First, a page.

Click on photos to enlarge:

After graduating with a degree in Media Studies and Journalism from the University of Guelph-Humber in Toronto, ON, Alex has been covering pop culture events since 2009. He has covered major festivals like Osheaga, North by North East, Edgefest, and Heavy T.O and interviewed members of the Foo Fighters and Carlos Santana (who featured the interview in his memoir) and more. Alex has also spoken with filmmakers like writer/director Shane Black (Iron Man 3), writer George Pelecanos (The Wire, The Deuce), feature film directors, actors, stunt coordinators and more. His passion for film lead him to write original screenplays and even made the Second Round of the Austin Film Festival in 2019. He loves movies, music, reading, writing, and festivals of all kinds while he works on his next feature film spec script.

Album Review

Blind Channel – ‘Exit Emotions’ [Album Review]

While ‘Exit Emotions’ (Century Media Records) contains many of the tropes from the golden age of nu-metal, it still feels refreshing. Blind Channel continue to move from strength to strength.

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Blind Channel ‘Exit Emotions’ album artwork
Blind Channel ‘Exit Emotions’ album artwork

Cast your minds back to 2021; it was a dark time for humanity, with the entirety of the world still gripped by the COVID-19 pandemic, countries going in and out of lockdowns, and the entertainment industry being brought to its knees. Yet, in the midst of all of this, mankind fought on, with some events managing to take place. One of these was Eurovision, which has delivered, over the years, some incredible winners and given lesser-known artists global recognition. 2021 saw Måneskin take the crown, but on their heels was Finland’s own Blind Channel in sixth place with their song “Dark Side.”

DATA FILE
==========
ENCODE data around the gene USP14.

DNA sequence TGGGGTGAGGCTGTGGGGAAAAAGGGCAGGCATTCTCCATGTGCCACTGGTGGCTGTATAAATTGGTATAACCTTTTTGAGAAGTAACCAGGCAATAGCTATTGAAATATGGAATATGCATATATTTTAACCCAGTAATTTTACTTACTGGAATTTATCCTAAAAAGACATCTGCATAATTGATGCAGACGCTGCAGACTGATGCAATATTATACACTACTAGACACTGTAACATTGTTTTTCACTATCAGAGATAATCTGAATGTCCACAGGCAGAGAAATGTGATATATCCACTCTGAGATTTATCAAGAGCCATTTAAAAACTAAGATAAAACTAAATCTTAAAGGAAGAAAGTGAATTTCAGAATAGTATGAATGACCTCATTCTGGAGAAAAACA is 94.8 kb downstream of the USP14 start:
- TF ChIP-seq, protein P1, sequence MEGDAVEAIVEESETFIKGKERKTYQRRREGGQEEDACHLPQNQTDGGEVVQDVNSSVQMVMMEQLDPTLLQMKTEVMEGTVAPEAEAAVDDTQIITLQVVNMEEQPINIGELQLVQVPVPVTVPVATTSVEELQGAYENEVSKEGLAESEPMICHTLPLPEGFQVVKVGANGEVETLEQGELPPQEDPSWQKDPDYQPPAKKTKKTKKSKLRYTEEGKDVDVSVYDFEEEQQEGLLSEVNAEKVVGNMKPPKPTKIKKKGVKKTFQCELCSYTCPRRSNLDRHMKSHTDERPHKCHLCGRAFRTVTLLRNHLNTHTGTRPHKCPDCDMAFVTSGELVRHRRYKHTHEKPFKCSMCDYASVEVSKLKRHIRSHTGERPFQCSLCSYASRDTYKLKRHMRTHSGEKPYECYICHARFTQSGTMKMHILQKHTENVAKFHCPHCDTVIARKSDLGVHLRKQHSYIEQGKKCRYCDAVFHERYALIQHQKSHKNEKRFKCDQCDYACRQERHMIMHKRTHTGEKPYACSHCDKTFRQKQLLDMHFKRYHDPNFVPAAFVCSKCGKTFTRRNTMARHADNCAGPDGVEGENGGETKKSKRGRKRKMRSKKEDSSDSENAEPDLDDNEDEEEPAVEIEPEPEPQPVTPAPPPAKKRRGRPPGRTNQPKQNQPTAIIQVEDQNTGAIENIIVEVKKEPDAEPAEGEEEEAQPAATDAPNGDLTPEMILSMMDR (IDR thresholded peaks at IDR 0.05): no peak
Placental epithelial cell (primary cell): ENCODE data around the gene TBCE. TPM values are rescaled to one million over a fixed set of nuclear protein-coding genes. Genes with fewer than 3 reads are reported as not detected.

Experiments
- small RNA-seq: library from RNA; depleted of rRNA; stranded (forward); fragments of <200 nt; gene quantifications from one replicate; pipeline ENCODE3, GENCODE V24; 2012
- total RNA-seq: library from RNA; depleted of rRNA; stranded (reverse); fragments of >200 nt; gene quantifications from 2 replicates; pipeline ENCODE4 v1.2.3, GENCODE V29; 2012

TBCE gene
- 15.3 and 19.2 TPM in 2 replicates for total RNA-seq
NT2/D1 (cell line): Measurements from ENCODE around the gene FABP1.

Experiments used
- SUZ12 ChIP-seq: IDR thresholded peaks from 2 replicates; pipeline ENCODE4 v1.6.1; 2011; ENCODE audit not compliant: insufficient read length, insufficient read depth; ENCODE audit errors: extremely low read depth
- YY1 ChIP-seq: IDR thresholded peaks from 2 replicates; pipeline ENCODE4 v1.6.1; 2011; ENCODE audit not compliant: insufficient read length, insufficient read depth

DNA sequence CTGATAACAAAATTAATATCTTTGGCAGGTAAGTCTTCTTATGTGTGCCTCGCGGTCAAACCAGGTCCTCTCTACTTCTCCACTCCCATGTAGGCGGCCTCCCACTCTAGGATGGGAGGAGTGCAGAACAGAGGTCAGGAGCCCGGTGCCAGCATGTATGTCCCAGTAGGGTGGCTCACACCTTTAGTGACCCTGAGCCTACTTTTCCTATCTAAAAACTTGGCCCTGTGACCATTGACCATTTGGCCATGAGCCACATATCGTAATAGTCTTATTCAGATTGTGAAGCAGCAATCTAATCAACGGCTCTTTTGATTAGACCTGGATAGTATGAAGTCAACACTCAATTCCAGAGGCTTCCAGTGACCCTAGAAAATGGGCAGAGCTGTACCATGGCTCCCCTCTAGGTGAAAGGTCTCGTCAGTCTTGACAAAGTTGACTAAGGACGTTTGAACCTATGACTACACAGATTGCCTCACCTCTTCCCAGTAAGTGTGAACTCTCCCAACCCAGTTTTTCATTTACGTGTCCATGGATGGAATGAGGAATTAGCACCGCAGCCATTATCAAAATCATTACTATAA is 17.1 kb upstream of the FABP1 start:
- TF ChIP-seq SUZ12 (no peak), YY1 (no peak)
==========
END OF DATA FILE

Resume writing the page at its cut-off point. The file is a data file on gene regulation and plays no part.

The Finnish nu-metalers already had a handful of records to their name but it was Lifestyles of the Sick and Dangerous that contained their aforementioned Eurovision entry and made the world really sit up and take notice. With its mix of metal, hip-hop, synth and a touch of glam, it was a breath of fresh air from the European region better known for its output of, let’s say, the (much) heavier side of metal.

With Exit Emotions, Blind Channel now have their eyes focused on bigger things. Whilst they have broken through to the mainstream beyond their borders, it’s not enough for the six-piece, as they explore what it means to truly be on the global stage.

Exit Emotions kicks in hard with “Where’s the Exit,” with its distorted nu-metal beat laced with some techno elements followed swiftly by distorted vocals mixing rap and metal styles seamlessly. Dual vocalists Joel Hokka and Niko Moilanen bounce off each other in a symbiotic way, indicating how in tune with each other these guys can be. “Where’s the Exit” feels like it throws everything the band can portray at the wall from their varying influences, and while, on paper, a mix of metal, rock, hip hop, techno, and synth, if difficult to get right, Blind Channel nail it with absolute precision. Several songs on this record follow this formula, like “Deadzone,” “Wolves of California,” and “XOXO” (amongst others), and if the entirety of the record kept to this, whilst fun to listen to, it would run the risk of becoming samey. Thankfully, Blind Channel does mix things up throughout.

Blind Channel, photo by Christian Ripkens